Further, there’s a reason why Jesus encourages singleness for the sake of the kingdom (Matt. 19:12), and Paul reiterates that he prefers Christians remain single (1 Cor. 7:6–8, 25–35). It’s not because the Bible is anti-sex. Paul wants Christians focused on building the kingdom, and he writes this anticipating what he’ll say five chapters later: since the church has been formed, we are joined together as the Body. Notice the “one flesh” language! Marriage no longer needs to be the answer to the malediction of Genesis 2:18. It should be oxymoronic to refer to a lonely Christian. Especially in suburban America, may God give us grace to exalt the singles in our midst and be committed to “make a home for the lonely” (Ps. 68:6 ASB). Intentional steps must be taken to enfold singles fully into the local church.
And there are practical considerations here. Masturbation intensifies a self-focused sexuality based on getting “my needs” met. But emphasizing personal pleasure is the exact opposite of God’s design. He intends couples to discover the joys, to plumb the depths of pleasure together, learning the mystery of one radically “other,” not having selfish expectations of how my spouse should make me feel. Admittedly, all couples need to grow in practicing God-honoring, selfless sexuality, but masturbation shapes expectations, placing singles in a more challenging position should they later marry.
Similarly, a married person is defrauding his/her spouse through masturbation. A healthy sex life takes work in marriage, requiring selfless emotional and spiritual investment, as well as learning to physically serve someone designed very differently from oneself. Learning to give pleasure to each other in physical intimacy is an outward manifestation of how we are to grow in our knowing of each other emotionally and spiritually. Our sexual differences are part of the joy and wonder that point to the greater reality of our union with Christ, who is radically other. Masturbation selfishly takes the easy road of personal gratification at the cost of deepening oneness and intimacy.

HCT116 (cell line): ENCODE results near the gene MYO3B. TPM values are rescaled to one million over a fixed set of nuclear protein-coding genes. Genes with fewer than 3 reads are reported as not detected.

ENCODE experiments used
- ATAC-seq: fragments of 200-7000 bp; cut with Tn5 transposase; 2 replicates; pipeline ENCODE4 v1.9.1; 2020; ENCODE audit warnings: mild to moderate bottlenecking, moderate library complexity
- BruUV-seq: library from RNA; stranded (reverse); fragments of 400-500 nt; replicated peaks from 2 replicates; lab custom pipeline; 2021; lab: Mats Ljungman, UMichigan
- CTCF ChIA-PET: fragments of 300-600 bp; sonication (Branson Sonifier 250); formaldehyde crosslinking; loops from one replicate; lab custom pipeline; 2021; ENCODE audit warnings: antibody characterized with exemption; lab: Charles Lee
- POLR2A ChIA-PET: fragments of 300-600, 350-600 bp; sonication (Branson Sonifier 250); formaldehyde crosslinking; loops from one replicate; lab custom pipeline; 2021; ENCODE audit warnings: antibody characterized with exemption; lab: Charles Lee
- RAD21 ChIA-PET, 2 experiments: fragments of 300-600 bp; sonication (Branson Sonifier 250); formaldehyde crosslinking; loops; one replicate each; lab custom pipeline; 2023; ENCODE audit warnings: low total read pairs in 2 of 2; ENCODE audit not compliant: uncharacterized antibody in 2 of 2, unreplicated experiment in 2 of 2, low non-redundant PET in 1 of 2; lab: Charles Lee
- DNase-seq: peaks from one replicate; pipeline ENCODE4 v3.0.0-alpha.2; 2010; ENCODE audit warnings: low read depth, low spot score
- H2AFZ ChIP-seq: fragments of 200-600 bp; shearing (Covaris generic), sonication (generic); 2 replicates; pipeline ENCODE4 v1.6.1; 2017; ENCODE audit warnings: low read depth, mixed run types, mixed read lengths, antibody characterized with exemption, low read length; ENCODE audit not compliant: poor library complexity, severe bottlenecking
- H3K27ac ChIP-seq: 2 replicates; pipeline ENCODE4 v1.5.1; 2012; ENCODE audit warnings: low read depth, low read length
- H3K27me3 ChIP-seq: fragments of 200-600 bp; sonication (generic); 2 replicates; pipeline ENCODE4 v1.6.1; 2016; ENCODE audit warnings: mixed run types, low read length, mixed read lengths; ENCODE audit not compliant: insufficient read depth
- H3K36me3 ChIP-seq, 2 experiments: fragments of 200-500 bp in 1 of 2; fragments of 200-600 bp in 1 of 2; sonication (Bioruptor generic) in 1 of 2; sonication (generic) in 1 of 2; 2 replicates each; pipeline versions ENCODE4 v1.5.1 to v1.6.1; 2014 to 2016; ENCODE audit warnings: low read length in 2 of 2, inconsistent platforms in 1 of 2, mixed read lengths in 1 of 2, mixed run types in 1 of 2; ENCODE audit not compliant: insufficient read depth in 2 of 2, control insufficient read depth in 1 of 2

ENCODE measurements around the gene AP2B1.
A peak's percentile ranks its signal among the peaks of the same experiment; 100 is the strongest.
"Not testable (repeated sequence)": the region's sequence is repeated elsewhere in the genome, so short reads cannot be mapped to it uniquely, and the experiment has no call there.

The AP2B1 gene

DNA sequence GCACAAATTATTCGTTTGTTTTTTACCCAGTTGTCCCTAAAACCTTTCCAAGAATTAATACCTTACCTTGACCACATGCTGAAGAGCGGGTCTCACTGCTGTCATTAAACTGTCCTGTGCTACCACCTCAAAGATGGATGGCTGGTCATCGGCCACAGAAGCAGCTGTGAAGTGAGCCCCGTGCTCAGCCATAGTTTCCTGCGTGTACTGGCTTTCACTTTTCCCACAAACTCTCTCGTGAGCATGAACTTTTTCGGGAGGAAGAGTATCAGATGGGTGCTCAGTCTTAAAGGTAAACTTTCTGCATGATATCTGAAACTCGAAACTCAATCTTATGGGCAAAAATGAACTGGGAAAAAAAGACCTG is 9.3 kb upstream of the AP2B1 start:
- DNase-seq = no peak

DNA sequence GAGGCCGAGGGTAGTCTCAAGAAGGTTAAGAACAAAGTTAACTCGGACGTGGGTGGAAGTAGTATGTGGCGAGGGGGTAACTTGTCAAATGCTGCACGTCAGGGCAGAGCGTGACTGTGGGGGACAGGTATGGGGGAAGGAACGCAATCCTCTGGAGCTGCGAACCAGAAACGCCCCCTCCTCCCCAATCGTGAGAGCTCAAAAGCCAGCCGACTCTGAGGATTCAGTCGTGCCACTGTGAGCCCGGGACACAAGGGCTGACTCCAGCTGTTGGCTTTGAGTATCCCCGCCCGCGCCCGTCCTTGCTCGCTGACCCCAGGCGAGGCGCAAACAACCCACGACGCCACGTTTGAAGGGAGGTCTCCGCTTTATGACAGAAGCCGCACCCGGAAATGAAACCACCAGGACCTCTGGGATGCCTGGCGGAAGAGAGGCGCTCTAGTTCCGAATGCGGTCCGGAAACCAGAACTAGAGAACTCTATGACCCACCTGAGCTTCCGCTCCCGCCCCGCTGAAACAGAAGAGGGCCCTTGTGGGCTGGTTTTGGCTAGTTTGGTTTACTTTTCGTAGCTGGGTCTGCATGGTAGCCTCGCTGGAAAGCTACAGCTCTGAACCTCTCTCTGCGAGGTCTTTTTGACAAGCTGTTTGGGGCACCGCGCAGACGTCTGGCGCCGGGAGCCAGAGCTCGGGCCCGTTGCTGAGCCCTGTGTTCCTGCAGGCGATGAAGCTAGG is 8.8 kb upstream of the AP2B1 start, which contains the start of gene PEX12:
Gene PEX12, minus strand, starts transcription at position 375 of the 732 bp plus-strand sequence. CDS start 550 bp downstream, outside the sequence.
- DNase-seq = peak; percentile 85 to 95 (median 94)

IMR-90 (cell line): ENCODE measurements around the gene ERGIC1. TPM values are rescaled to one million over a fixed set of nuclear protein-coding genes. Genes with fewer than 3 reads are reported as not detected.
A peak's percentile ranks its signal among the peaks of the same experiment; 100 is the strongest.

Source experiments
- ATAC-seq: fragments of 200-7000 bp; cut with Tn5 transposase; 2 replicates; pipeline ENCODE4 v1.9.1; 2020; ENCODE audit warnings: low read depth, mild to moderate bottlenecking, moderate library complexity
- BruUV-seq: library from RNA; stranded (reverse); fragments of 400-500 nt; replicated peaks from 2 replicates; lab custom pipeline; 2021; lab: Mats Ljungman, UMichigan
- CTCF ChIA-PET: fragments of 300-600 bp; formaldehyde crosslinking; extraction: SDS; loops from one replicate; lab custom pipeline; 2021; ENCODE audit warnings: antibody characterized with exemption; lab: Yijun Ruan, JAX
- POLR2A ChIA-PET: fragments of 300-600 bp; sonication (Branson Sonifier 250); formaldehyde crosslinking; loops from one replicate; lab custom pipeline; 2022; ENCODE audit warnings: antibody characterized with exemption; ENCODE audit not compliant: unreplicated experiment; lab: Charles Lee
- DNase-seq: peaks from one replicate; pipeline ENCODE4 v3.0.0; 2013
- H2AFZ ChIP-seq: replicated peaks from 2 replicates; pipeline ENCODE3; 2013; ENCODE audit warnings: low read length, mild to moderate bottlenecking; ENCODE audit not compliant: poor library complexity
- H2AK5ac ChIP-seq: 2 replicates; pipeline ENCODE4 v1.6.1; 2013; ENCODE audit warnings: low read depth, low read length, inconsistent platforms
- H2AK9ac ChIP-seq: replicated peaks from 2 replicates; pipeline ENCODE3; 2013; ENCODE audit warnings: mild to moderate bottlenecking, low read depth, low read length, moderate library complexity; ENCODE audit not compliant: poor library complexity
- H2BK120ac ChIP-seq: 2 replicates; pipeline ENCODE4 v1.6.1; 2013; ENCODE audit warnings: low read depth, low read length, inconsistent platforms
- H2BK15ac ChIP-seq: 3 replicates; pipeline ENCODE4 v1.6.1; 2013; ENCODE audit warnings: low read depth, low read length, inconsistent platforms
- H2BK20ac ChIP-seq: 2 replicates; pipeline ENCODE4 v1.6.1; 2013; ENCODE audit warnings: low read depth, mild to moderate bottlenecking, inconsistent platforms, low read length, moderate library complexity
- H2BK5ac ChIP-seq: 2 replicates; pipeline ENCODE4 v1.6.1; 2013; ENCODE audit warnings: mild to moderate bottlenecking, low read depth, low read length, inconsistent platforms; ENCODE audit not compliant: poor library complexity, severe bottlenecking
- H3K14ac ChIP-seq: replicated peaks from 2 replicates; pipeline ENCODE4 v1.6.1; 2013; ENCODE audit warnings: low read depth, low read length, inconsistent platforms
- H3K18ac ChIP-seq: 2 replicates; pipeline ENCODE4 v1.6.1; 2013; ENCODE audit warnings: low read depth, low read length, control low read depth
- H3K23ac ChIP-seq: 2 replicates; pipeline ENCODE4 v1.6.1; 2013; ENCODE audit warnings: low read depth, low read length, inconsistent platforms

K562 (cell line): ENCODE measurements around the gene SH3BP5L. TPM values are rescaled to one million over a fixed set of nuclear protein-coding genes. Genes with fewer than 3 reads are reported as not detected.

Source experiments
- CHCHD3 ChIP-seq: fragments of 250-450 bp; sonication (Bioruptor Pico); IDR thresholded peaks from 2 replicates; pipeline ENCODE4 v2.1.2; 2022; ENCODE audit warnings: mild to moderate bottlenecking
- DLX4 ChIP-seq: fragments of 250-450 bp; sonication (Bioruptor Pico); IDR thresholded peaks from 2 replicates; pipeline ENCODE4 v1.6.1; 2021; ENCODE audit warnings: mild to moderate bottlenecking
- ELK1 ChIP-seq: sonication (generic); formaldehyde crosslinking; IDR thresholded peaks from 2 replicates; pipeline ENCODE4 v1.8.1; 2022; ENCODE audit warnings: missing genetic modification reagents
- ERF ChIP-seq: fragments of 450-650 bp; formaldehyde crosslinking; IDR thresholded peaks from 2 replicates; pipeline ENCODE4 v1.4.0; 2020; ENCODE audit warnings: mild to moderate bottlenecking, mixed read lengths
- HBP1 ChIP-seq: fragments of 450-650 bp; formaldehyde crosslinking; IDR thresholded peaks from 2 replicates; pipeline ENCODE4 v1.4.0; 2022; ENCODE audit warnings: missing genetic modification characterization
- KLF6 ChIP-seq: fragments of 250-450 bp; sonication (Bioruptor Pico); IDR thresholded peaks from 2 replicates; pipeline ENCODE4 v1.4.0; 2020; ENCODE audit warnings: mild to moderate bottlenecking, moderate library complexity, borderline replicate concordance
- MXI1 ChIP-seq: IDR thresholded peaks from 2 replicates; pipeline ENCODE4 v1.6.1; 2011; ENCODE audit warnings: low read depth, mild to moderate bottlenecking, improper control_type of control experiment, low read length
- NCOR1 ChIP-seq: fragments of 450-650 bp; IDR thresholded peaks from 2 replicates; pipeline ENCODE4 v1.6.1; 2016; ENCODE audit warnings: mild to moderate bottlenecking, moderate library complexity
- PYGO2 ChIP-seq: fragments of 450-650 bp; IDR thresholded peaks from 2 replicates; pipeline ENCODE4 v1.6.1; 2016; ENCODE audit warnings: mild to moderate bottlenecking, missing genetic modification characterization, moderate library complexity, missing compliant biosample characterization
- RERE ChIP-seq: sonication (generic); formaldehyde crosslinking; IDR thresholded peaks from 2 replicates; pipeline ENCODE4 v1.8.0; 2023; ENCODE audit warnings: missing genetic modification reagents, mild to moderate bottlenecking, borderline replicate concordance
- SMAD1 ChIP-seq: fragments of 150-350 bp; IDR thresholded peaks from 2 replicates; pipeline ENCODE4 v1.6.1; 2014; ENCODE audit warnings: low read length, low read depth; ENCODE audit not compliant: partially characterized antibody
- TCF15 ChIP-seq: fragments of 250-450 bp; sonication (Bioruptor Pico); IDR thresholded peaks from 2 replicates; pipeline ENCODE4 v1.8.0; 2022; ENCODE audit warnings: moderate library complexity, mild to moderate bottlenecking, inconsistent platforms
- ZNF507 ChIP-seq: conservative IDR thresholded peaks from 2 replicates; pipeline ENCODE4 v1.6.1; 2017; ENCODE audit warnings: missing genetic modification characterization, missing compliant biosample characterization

This raises another issue: is it OK for couples to utilize technology for virtual sex while physically separated? This fundamentally twists the design of selfless service. The goal is to be together, united physically as you are emotionally and spiritually. God created sexual expression to be a kind of relational glue in marriage. Only my spouse can provide this amazing pleasure. It is a unique gift binding us together because each is dependent on the other for its provision. It requires a spouse to generously give of him/herself. Even if your spouse is eager for you to experience pleasure remotely, you can’t escape the reality that you are alone in the room, ultimately pleasuring yourself. Self-stimulation by definition is focused on self, even if your spouse is on the other end of the phone or FaceTime screen.